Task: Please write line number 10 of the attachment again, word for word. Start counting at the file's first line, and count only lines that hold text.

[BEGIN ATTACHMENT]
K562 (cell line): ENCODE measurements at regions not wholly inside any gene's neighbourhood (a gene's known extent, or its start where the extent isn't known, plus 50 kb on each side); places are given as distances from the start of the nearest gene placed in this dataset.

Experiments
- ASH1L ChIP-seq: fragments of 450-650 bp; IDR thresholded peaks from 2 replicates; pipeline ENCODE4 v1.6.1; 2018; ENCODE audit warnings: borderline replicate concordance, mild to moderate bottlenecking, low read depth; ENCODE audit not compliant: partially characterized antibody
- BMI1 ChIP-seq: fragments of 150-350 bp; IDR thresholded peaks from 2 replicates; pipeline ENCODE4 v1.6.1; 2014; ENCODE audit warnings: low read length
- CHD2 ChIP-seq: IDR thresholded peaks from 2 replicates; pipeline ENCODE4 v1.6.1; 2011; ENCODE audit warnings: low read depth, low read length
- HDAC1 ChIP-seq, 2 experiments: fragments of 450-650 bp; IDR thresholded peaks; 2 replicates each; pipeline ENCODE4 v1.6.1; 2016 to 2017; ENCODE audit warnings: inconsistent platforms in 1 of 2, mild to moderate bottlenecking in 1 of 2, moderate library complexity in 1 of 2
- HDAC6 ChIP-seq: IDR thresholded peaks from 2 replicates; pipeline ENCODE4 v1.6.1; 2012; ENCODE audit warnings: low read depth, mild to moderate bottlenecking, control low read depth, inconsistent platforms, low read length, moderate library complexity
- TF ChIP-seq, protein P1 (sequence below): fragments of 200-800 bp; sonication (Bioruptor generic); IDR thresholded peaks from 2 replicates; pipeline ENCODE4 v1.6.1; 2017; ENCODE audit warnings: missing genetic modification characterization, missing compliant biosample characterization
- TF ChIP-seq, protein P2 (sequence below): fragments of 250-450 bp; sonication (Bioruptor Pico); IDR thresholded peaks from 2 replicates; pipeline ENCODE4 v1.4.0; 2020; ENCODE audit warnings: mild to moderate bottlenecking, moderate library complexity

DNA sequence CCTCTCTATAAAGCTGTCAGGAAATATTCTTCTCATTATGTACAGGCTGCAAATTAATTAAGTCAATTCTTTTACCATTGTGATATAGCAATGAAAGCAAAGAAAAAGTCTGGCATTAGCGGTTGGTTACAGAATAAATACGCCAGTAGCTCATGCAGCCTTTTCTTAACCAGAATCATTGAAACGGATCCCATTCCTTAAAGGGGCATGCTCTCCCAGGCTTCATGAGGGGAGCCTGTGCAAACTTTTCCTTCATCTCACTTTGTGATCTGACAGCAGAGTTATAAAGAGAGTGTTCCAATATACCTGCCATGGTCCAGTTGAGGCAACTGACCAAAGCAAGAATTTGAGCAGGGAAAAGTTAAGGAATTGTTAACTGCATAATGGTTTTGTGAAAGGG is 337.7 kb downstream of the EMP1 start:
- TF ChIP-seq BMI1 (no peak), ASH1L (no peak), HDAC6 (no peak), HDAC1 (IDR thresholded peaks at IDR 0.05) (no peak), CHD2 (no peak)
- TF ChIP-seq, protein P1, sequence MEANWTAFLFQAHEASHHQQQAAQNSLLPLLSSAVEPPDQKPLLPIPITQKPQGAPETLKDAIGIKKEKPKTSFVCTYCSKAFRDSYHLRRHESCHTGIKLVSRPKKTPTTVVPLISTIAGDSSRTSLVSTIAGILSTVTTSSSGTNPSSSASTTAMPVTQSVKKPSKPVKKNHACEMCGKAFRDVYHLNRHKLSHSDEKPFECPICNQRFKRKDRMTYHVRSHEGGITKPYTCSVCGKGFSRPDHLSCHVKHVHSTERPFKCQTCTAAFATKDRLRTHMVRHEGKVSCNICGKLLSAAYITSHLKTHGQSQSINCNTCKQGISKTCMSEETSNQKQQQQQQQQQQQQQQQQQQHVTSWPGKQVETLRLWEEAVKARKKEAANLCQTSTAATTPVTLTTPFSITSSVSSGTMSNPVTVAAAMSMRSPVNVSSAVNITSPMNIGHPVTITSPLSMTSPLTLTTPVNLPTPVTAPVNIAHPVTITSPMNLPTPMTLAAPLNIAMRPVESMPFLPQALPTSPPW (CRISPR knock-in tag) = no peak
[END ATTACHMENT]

DNA sequence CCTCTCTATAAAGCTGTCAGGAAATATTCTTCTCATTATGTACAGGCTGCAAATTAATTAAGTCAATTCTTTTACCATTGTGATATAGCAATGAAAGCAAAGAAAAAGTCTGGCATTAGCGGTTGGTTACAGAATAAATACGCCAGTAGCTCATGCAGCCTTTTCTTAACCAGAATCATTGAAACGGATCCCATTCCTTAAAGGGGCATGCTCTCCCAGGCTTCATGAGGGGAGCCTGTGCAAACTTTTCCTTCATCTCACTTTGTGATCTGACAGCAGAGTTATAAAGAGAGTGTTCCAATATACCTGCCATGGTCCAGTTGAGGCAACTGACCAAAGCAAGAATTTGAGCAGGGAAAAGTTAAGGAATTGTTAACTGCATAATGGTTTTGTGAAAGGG is 337.7 kb downstream of the EMP1 start: